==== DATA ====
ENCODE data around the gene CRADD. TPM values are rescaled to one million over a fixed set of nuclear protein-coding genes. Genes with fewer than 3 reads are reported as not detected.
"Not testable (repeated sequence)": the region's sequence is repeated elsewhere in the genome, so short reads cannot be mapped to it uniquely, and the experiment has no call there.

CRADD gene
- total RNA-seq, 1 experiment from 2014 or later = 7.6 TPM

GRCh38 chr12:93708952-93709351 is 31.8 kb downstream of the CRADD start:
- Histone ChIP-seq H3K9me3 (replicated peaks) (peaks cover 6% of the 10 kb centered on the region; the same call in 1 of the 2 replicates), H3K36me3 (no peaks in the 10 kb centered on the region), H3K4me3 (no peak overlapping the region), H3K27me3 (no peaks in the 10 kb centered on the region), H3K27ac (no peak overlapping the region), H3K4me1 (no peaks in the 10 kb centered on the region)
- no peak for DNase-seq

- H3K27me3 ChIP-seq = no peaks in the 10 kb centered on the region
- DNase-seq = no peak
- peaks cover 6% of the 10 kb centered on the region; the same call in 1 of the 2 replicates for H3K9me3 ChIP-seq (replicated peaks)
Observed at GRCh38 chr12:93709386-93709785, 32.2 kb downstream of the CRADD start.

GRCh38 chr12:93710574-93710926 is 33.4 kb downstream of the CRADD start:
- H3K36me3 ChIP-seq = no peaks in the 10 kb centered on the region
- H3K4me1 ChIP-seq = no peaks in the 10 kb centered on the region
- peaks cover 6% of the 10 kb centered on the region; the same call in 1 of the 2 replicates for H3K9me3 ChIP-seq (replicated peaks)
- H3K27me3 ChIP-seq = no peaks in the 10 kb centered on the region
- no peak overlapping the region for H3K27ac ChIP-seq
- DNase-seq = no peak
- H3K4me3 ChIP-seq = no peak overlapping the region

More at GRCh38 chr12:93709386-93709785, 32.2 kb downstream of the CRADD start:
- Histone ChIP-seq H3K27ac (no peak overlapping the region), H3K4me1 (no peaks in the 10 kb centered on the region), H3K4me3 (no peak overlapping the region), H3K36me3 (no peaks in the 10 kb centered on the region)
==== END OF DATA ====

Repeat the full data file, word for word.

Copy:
ENCODE data around the gene CRADD. TPM values are rescaled to one million over a fixed set of nuclear protein-coding genes. Genes with fewer than 3 reads are reported as not detected.
"Not testable (repeated sequence)": the region's sequence is repeated elsewhere in the genome, so short reads cannot be mapped to it uniquely, and the experiment has no call there.

CRADD gene
- total RNA-seq, 1 experiment from 2014 or later = 7.6 TPM

GRCh38 chr12:93708952-93709351 is 31.8 kb downstream of the CRADD start:
- Histone ChIP-seq H3K9me3 (replicated peaks) (peaks cover 6% of the 10 kb centered on the region; the same call in 1 of the 2 replicates), H3K36me3 (no peaks in the 10 kb centered on the region), H3K4me3 (no peak overlapping the region), H3K27me3 (no peaks in the 10 kb centered on the region), H3K27ac (no peak overlapping the region), H3K4me1 (no peaks in the 10 kb centered on the region)
- no peak for DNase-seq

- H3K27me3 ChIP-seq = no peaks in the 10 kb centered on the region
- DNase-seq = no peak
- peaks cover 6% of the 10 kb centered on the region; the same call in 1 of the 2 replicates for H3K9me3 ChIP-seq (replicated peaks)
Observed at GRCh38 chr12:93709386-93709785, 32.2 kb downstream of the CRADD start.

GRCh38 chr12:93710574-93710926 is 33.4 kb downstream of the CRADD start:
- H3K36me3 ChIP-seq = no peaks in the 10 kb centered on the region
- H3K4me1 ChIP-seq = no peaks in the 10 kb centered on the region
- peaks cover 6% of the 10 kb centered on the region; the same call in 1 of the 2 replicates for H3K9me3 ChIP-seq (replicated peaks)
- H3K27me3 ChIP-seq = no peaks in the 10 kb centered on the region
- no peak overlapping the region for H3K27ac ChIP-seq
- DNase-seq = no peak
- H3K4me3 ChIP-seq = no peak overlapping the region

More at GRCh38 chr12:93709386-93709785, 32.2 kb downstream of the CRADD start:
- Histone ChIP-seq H3K27ac (no peak overlapping the region), H3K4me1 (no peaks in the 10 kb centered on the region), H3K4me3 (no peak overlapping the region), H3K36me3 (no peaks in the 10 kb centered on the region)